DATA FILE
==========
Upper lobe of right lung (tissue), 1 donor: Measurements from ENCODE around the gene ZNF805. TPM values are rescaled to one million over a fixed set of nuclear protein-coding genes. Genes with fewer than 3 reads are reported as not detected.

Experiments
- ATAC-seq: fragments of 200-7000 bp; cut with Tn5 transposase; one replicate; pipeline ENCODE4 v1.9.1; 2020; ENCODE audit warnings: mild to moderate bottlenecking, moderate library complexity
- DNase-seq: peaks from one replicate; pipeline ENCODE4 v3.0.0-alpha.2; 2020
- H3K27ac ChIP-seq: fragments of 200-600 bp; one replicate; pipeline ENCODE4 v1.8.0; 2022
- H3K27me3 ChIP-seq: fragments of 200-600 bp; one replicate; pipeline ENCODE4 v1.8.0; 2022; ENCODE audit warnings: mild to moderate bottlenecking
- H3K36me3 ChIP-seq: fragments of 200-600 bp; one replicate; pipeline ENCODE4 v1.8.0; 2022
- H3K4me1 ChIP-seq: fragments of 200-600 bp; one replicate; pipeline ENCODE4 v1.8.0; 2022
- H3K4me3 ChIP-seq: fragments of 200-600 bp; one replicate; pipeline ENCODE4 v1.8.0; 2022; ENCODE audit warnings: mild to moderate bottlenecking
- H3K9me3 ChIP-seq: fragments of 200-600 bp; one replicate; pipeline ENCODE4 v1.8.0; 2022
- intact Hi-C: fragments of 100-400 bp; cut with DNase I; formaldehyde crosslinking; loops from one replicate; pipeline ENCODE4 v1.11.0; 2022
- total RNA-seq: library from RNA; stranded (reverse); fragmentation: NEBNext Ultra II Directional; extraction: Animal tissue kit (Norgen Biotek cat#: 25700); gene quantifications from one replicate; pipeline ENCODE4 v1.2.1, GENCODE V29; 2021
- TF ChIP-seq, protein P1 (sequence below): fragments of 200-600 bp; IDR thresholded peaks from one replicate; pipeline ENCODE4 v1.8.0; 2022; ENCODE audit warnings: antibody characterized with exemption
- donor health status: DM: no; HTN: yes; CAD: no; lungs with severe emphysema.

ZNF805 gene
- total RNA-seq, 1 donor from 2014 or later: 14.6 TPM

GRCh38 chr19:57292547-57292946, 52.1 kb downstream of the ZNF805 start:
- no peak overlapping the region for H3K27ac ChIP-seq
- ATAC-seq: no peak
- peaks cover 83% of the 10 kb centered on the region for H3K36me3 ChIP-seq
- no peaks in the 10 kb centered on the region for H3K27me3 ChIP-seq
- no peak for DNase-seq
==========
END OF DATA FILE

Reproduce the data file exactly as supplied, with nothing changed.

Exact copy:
Upper lobe of right lung (tissue), 1 donor: Measurements from ENCODE around the gene ZNF805. TPM values are rescaled to one million over a fixed set of nuclear protein-coding genes. Genes with fewer than 3 reads are reported as not detected.

Experiments
- ATAC-seq: fragments of 200-7000 bp; cut with Tn5 transposase; one replicate; pipeline ENCODE4 v1.9.1; 2020; ENCODE audit warnings: mild to moderate bottlenecking, moderate library complexity
- DNase-seq: peaks from one replicate; pipeline ENCODE4 v3.0.0-alpha.2; 2020
- H3K27ac ChIP-seq: fragments of 200-600 bp; one replicate; pipeline ENCODE4 v1.8.0; 2022
- H3K27me3 ChIP-seq: fragments of 200-600 bp; one replicate; pipeline ENCODE4 v1.8.0; 2022; ENCODE audit warnings: mild to moderate bottlenecking
- H3K36me3 ChIP-seq: fragments of 200-600 bp; one replicate; pipeline ENCODE4 v1.8.0; 2022
- H3K4me1 ChIP-seq: fragments of 200-600 bp; one replicate; pipeline ENCODE4 v1.8.0; 2022
- H3K4me3 ChIP-seq: fragments of 200-600 bp; one replicate; pipeline ENCODE4 v1.8.0; 2022; ENCODE audit warnings: mild to moderate bottlenecking
- H3K9me3 ChIP-seq: fragments of 200-600 bp; one replicate; pipeline ENCODE4 v1.8.0; 2022
- intact Hi-C: fragments of 100-400 bp; cut with DNase I; formaldehyde crosslinking; loops from one replicate; pipeline ENCODE4 v1.11.0; 2022
- total RNA-seq: library from RNA; stranded (reverse); fragmentation: NEBNext Ultra II Directional; extraction: Animal tissue kit (Norgen Biotek cat#: 25700); gene quantifications from one replicate; pipeline ENCODE4 v1.2.1, GENCODE V29; 2021
- TF ChIP-seq, protein P1 (sequence below): fragments of 200-600 bp; IDR thresholded peaks from one replicate; pipeline ENCODE4 v1.8.0; 2022; ENCODE audit warnings: antibody characterized with exemption
- donor health status: DM: no; HTN: yes; CAD: no; lungs with severe emphysema.

ZNF805 gene
- total RNA-seq, 1 donor from 2014 or later: 14.6 TPM

GRCh38 chr19:57292547-57292946, 52.1 kb downstream of the ZNF805 start:
- no peak overlapping the region for H3K27ac ChIP-seq
- ATAC-seq: no peak
- peaks cover 83% of the 10 kb centered on the region for H3K36me3 ChIP-seq
- no peaks in the 10 kb centered on the region for H3K27me3 ChIP-seq
- no peak for DNase-seq